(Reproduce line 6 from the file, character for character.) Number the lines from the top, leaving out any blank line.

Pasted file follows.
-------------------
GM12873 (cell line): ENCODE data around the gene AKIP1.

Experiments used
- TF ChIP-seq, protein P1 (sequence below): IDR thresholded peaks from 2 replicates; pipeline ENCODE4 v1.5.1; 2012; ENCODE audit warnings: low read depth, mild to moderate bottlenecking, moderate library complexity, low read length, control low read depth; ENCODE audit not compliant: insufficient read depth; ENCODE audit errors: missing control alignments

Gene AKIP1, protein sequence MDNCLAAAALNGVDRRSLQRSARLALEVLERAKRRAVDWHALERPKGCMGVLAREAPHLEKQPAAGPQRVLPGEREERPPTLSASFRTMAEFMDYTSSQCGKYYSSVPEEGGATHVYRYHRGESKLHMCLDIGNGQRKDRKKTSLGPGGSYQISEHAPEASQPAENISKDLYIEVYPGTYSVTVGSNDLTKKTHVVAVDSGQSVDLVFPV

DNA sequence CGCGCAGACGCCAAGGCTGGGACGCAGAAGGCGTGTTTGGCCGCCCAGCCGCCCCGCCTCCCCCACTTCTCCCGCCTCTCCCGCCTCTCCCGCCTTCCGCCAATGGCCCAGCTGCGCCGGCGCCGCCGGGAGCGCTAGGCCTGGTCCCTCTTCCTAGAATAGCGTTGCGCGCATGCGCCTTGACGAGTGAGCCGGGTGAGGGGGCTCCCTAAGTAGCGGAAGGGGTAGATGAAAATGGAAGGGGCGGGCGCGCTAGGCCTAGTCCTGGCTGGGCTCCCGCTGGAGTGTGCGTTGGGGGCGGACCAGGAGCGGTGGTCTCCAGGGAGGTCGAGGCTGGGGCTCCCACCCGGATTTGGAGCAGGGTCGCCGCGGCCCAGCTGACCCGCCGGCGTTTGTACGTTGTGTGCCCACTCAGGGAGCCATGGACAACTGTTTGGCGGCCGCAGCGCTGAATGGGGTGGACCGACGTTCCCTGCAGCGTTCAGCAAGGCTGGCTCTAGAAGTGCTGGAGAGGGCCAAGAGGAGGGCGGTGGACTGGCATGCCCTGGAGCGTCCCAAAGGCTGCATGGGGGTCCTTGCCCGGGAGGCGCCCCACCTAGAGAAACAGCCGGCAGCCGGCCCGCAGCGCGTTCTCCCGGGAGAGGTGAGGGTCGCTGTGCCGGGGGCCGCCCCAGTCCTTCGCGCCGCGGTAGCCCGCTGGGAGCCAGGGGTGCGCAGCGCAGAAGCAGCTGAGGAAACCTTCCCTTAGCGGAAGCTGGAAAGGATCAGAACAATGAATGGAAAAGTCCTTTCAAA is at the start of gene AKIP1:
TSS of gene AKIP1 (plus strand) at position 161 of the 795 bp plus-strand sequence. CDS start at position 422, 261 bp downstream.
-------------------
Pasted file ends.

TSS of gene AKIP1 (plus strand) at position 161 of the 795 bp plus-strand sequence. CDS start at position 422, 261 bp downstream.